“I thought why not pursue something I actually interested in and made the transition to a more cohesive arts focused job…while doing non-profit work it’s about the mission and how many people have been reached. To me, that is more satisfying than having the end goal be to simply bring in money.” she explained. (more…)
If you’re anything like me, hearing the words, “can I give you some feedback?” can make you cringe. I’ll be the first to admit that receiving “constructive criticism” has never been one of my strengths. However, it is something I continually strive to be better at as I work through leadership development. So when I found out we had the opportunity to do a dive deep into understanding how to both give and receive feedback, I immediately said: “sign me up!”
Back in the fall, our cohort attended a session with Jacob Goldstein, founder of The Leadership Laboratory, to learn how we can use the golden rule of improv (saying: “yes, and…”) into our day to day lives. This was one of my favorite career growth sessions from MSLCE, so I was excited to have another opportunity to learn from Jacob about positive behavioral change.(more…)
Brianna Matthews ’16 always knew she wanted to be involved in filmmaking. Her father was an actor, and she had her sights set on a hands-on, conservatory-style undergraduate program that teaches students how movies are made.
As a film production major at the University of North Carolina School of the Arts, she learned the ins and outs of how each motion picture studio department works together to create a film.
As she replicated sets from Hollywood movies, learned software, and studied filmmaking fundamentals, she realized there was still a lot she didn’t know about the film industry. After graduation, she was completing internships and doing freelance production work on television and movie sets like American Idol, Bird People, and Love is in the Air.
“I didn’t really have a pathway to something long term,” she explains. “After a while, I realized this wasn’t the lifestyle I wanted. I wanted to move to the business side of the industry—to something a little more stable. I wanted to learn how movies get to the set stage in the first place.”(more…)
When Jim Webster, professor at Northwestern University’s School of Communication, went to college for the first time in Fall 1969, it was a tumultuous time. The country was in the throes of the Vietnam War and President Nixon had moved U.S. troops into Cambodia. In Spring 1970, many college campuses simply shut down and canceled the second semester.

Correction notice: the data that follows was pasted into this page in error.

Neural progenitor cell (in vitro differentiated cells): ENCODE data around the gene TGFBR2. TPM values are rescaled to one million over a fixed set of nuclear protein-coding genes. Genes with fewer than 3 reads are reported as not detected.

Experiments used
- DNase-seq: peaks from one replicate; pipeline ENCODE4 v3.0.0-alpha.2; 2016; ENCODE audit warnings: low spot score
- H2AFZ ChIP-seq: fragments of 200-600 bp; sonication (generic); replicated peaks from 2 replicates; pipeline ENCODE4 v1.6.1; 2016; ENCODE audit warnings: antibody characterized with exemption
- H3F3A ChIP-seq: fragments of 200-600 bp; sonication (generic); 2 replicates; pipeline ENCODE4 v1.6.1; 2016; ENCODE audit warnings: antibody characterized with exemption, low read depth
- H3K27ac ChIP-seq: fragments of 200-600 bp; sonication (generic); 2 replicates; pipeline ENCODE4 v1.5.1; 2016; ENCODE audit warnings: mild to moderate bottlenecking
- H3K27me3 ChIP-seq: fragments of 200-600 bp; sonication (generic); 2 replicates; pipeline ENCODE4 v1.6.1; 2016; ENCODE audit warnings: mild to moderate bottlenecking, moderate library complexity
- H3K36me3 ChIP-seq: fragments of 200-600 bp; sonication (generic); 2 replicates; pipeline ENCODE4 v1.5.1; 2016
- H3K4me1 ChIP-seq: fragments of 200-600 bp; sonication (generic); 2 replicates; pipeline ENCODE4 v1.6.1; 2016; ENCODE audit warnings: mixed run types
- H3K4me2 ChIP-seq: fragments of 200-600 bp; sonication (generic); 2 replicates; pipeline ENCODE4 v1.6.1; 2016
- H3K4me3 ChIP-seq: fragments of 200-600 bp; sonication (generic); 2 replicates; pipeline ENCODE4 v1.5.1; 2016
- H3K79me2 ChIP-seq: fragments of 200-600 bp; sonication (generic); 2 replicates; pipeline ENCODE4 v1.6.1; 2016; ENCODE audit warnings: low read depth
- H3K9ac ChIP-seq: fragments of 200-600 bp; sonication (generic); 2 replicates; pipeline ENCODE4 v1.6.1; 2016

As Webster prepares to retire at the end of the summer, he’s experiencing trying times once again: His MSLCE course—Understanding Media Markets: Users, Makers + Metrics—has moved online for the first time amid the COVID-19 pandemic. “It’s certainly a curious bookend to my life as an academic,” he says.(more…)
This quarter in our Business Models course, we’re discovering the importance for companies to be able to shift their business model when the time is right.
So when we took a visit to wndr museum and met with their team, it ended up being a live case study for us. We saw first-hand how this local, interactive art museum is learning to shift its model. (more…)
We help you develop an entrepreneurial mindset for the business side of creative industries. To do this, you’ll learn in the classroom, of course—but you’ll also learn from your peers and their diverse professional and personal experiences.
Academic qualifications matter during the application process, but they aren’t the only factor. Let’s take a closer look at each step and what you need to know! (more…)
This winter quarter, our cohort had the opportunity to get an inside perspective on career paths in the marketing and PR sector of the arts and entertainment. This mini-series event featuring hiring decision-makers was all about leveraging the best set of tools to get your resume to the top of the stack and how to succeed during the job interview.
Here’s some of the sound advice we learned in order to execute a smooth job search and land the role. (more…)